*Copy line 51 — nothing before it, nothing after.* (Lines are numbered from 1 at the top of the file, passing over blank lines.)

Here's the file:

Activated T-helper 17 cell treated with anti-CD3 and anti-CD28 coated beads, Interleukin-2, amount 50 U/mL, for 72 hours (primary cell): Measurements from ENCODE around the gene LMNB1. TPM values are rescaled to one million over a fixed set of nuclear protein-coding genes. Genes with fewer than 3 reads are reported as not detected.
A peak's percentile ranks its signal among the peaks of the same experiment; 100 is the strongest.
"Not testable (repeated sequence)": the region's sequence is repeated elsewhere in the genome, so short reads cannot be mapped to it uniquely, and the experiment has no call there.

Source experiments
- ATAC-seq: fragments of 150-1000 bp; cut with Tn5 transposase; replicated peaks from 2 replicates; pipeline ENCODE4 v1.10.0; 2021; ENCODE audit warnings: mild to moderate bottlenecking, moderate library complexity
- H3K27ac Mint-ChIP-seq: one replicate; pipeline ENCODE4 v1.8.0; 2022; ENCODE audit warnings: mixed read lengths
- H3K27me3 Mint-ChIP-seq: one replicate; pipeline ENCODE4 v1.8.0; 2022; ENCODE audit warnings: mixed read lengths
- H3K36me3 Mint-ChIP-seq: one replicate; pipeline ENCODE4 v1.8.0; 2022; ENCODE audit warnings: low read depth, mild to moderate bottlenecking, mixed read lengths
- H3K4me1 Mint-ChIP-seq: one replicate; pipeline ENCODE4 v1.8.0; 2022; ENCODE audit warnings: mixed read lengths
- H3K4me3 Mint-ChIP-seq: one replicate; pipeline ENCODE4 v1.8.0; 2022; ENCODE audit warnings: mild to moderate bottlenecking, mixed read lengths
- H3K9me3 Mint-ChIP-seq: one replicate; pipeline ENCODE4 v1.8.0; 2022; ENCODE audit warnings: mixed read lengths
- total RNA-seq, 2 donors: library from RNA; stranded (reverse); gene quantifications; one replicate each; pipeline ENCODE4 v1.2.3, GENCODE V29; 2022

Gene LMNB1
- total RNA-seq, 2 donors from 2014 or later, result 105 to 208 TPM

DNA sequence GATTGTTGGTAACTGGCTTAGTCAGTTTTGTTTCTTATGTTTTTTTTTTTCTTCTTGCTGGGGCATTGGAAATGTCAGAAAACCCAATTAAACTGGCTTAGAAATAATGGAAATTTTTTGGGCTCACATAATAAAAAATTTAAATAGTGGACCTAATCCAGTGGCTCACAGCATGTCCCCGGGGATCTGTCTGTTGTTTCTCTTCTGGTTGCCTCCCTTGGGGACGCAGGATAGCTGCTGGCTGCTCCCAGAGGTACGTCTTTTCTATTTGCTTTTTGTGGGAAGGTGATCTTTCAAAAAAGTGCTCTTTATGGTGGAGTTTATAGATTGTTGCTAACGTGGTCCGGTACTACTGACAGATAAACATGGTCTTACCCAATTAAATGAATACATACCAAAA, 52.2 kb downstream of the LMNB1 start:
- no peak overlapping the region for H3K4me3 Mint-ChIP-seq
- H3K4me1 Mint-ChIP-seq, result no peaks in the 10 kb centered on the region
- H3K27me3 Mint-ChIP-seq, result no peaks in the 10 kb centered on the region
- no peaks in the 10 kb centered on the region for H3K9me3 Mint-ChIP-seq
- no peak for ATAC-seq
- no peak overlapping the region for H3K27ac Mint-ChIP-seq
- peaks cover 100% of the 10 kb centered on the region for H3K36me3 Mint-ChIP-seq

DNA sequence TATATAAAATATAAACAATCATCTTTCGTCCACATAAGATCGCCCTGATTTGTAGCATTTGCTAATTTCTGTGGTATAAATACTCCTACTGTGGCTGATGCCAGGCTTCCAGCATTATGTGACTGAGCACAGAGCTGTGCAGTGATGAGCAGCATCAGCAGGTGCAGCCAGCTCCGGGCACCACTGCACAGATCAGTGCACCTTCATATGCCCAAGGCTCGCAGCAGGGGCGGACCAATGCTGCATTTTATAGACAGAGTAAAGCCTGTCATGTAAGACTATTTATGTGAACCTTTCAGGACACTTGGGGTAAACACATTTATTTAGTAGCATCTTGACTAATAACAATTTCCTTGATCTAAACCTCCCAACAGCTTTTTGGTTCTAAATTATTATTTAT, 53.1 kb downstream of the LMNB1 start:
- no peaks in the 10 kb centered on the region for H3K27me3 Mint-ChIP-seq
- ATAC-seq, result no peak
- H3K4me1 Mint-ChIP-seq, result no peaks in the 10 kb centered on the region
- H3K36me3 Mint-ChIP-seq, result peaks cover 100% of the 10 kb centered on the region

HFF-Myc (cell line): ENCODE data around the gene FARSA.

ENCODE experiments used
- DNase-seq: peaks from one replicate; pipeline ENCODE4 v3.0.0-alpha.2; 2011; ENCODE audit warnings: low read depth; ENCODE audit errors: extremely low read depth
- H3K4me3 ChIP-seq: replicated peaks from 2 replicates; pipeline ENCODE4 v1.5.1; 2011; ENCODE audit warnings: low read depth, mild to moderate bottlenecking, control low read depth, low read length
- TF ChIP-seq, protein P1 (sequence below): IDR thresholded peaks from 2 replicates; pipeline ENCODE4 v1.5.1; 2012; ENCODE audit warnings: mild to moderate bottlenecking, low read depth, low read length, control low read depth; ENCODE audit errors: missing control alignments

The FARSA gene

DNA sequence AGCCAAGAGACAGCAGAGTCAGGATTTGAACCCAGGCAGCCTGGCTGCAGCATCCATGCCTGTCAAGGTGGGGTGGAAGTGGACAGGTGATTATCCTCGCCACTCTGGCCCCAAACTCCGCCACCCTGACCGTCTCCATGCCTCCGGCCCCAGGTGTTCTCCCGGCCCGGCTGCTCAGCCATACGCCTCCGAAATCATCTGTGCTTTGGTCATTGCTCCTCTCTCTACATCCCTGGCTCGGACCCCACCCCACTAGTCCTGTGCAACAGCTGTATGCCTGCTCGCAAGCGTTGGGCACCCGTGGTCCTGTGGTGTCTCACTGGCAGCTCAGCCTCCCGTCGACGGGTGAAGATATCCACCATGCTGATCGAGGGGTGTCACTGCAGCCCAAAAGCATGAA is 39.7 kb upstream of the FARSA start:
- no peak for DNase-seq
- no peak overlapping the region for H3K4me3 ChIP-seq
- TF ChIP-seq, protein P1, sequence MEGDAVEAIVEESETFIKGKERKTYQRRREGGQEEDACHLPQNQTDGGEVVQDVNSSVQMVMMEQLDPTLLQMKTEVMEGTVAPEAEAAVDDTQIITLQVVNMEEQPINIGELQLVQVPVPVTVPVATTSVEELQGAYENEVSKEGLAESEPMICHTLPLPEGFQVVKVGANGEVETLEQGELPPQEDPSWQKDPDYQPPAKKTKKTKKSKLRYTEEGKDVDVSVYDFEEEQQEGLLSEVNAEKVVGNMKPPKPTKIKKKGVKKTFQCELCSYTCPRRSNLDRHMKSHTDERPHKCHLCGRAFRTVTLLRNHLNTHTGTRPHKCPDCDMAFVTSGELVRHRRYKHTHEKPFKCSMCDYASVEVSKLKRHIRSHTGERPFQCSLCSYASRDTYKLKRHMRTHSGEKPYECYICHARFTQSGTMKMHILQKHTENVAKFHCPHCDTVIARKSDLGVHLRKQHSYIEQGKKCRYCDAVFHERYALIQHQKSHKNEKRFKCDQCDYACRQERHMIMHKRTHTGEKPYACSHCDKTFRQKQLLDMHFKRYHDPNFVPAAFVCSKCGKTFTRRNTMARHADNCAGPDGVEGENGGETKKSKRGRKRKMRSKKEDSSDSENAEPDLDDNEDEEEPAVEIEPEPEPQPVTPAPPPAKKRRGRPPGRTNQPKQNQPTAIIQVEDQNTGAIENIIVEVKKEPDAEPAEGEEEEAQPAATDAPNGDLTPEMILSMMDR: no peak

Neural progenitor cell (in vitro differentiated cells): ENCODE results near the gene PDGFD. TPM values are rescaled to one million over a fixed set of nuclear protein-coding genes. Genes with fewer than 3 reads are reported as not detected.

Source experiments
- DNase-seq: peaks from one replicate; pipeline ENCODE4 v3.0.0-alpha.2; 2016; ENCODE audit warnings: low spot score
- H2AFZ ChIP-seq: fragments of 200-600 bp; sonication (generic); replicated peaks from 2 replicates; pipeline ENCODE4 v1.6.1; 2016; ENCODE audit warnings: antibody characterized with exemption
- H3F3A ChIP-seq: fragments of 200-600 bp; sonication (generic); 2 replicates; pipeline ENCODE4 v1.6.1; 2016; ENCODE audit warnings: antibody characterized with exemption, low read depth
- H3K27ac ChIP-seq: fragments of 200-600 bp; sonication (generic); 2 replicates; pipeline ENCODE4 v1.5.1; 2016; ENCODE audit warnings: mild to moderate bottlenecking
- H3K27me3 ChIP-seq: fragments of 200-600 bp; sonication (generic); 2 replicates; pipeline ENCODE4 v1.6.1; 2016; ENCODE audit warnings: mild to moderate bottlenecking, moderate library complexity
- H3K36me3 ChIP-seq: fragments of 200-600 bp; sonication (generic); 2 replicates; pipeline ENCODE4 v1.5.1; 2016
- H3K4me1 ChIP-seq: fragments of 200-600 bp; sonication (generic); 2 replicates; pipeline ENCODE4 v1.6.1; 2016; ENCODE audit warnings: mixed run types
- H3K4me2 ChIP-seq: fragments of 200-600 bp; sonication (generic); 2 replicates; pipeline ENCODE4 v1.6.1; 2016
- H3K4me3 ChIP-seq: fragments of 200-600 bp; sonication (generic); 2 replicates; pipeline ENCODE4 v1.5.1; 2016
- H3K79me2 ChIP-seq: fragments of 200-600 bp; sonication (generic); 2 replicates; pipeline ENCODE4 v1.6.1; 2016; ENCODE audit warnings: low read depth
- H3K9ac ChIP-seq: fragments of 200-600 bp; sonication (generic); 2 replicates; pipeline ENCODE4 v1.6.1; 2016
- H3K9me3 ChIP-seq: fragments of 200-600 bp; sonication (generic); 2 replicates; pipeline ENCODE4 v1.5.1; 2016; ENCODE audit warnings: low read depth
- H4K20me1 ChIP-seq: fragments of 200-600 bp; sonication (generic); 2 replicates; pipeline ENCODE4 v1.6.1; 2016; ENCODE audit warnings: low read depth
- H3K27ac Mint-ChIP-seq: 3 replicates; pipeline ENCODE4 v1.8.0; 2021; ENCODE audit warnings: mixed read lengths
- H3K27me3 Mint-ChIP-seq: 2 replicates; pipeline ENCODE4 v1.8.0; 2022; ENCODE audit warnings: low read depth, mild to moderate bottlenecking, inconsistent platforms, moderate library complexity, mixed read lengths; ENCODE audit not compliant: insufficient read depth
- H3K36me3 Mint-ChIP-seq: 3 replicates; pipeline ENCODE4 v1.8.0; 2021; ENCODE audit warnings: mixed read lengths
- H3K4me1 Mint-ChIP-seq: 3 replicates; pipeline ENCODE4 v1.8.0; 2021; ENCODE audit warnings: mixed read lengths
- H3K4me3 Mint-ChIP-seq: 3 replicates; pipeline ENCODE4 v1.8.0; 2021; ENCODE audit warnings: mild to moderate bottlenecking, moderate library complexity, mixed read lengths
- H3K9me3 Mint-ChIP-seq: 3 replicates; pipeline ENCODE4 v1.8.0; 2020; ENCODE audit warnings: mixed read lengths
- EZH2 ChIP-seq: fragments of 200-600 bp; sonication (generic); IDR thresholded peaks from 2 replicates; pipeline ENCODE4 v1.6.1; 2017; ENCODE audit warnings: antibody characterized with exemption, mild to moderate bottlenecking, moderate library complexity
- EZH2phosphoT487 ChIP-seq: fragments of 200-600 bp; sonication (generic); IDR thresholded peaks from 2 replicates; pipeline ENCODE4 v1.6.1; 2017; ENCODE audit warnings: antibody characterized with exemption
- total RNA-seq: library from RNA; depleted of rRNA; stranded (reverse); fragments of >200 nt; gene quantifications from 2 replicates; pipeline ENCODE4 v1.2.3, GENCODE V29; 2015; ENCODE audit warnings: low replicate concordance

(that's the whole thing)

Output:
- H3K9me3 ChIP-seq: fragments of 200-600 bp; sonication (generic); 2 replicates; pipeline ENCODE4 v1.5.1; 2016; ENCODE audit warnings: low read depth